Rituximab therapy for recalcitrant dermatitis herpetiformis: A gut feeling
March 20, 2017
Recently I “accidentally” diagnosed a severely pruritic man with dermatitis herpetiformis (DH). He had seen leading authorities for his life-altering pruritic dermatosis, that clinically and histologically was an eczematous eruption. On the off chance that it might be bullous pemphigoid, I repeated a skin biopsy and direct immunofluorescence — I was surprised to see granular IgA and C3 at the epidermal-dermal junction, diagnostic of DH. His serum tissue transglutaminase IgA antibodies were positive. Just 50 mg of dapsone afforded immediate relief and he has thrived on a gluten-free diet. Not everyone is so fortunate.
Other therapeutic options for DH include sulfasalazine, sulfapyridine, cyclosporine, prednisone, azathioprine, colchicine, tetracyclines, nicotinamide, mycophenolate mofetil, and rituximab. Topical therapies such as steroids and dapsone gel may help reduce pruritus (1).
Albers et al presented the case of an octogenarian man with DH not controlled by gluten-free diet (with poor adherence), dapsone, and conventional immune-suppressing agents who responded to treatment with rituximab according to the lymphoma protocol (4 weekly infusions of 375 mg/m2). His prednisone was tapered off one month after completion of rituximab treatment, but he was also continuing azathioprine as maintenance therapy. Thirteen months after treatment, the patient had achieved complete resolution of pruritus and clinical manifestations of the disease, as well as normalization of antibodies against epidermal and tissue transglutaminases. He achieved complete clinical and serological remission and has remained symptom-free up to 18 months following treatment. The authors suggested that rituximab is a viable therapeutic option for recalcitrant DH, although they state: “Appropriateness of treatment with rituximab should be decided on the basis of the patient’s disease burden, immune status, and comorbidities because rituximab carries some risk for hypogammaglobulinemia and immunosuppression.” (2)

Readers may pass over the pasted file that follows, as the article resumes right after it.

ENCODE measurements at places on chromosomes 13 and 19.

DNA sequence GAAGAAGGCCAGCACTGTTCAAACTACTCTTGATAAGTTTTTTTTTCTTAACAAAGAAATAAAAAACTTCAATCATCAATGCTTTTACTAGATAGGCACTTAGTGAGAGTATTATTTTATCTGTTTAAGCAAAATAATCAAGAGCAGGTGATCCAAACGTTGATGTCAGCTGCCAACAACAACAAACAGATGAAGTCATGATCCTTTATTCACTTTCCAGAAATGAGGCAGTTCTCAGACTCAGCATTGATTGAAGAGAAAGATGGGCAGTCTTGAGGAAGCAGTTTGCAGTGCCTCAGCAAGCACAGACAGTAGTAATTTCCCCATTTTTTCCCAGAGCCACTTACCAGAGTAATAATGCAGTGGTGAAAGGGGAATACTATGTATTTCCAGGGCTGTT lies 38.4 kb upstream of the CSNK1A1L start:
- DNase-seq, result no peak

As in celiac disease, the risk of non-Hodgkin’s lymphoma is significantly increased in DH, although a strict gluten-free diet for > 5 years seems to protect against lymphoma in DH. Interestingly, in celiac disease the lymphoma risk is limited to enteropathy associated T-cell lymphoma in the small bowel, whereas B-cell lymphomas predominate in DH (3).
Although rituximab has improved the prognosis of all B-cell derived lymphoproliferative diseases, there are many unanswered questions about its use. Per Pavanello et al, “It is possible that the profound immunosuppression secondary to B-cell depletion may contribute to expansion of tumor cells.” (4). According to Avivi et al, anti-CD20 monoclonal antibodies used in treating CD20⁺ lymphomas and autoimmune diseases, appear to have broader functions than just eradicating malignant B-cells and decreasing autoantibody production. Rituximab-induced T-cell inactivation, reported both in-vitro and in-vivo, may contribute to the increased risk of T-cell-dependent infections (5). A concern always looming in the background is the risk of progressive multifocal leukoencephalopathy (PML). Fortunately, rituximab-associated PML is a rare event, occurring in < 1 in 20,000 patients with rheumatoid arthritis. Eighteen cases have occurred with other rheumatologic diseases, with an unknown denominator. Despite the rarity of rituximab-associated PML, ongoing vigilance is required (6).
When I signed a consent form to receive radiation therapy in 1989, I was warned about the risk of future lymphoma. I signed without hesitation saying “I’ll deal with it should it happen. I can’t worry about that now”. If was miserable with DH and rituximab was the answer to my misery, I’d take it without hesitation. Since DH is all about the intestine, however, my gut feeling is that we still need to do our utmost to get patients to comply with gluten-free diet and avoid the risk of immunosuppression, if possible.
1. Antiga E, Caproni M. The diagnosis and treatment of dermatitis herpetiformis. Clin Cosmet Investig Dermatol2015; 8: 257-65.
2. Albers LN, et al. Rituximab treatment for recalcitrant dermatitis herpetiformis. JAMA Dermatol 2017; 153: 315-8.
3. Collin P, et al. Dermatitis herpetiformis: A cutaneous manifestation of coeliac disease. Ann Med 2017; 49: 23-31.
4. Pavanello F, et al. Rituximab: 13 open questions after 20 years of clinical use. Cancer Treat Rev 2017; 53: 38-46.
5. Avivi I, et al. Anti-CD20 monoclonal antibodies: beyond B-cells. Blood Rev 2013; 27: 217-23.
6. Molloy ES, et al. The risk of progressive mutifocal leukoencephalopathy in the biologic era. Rheum Dis Clin N Am2017; 43: 95-109.
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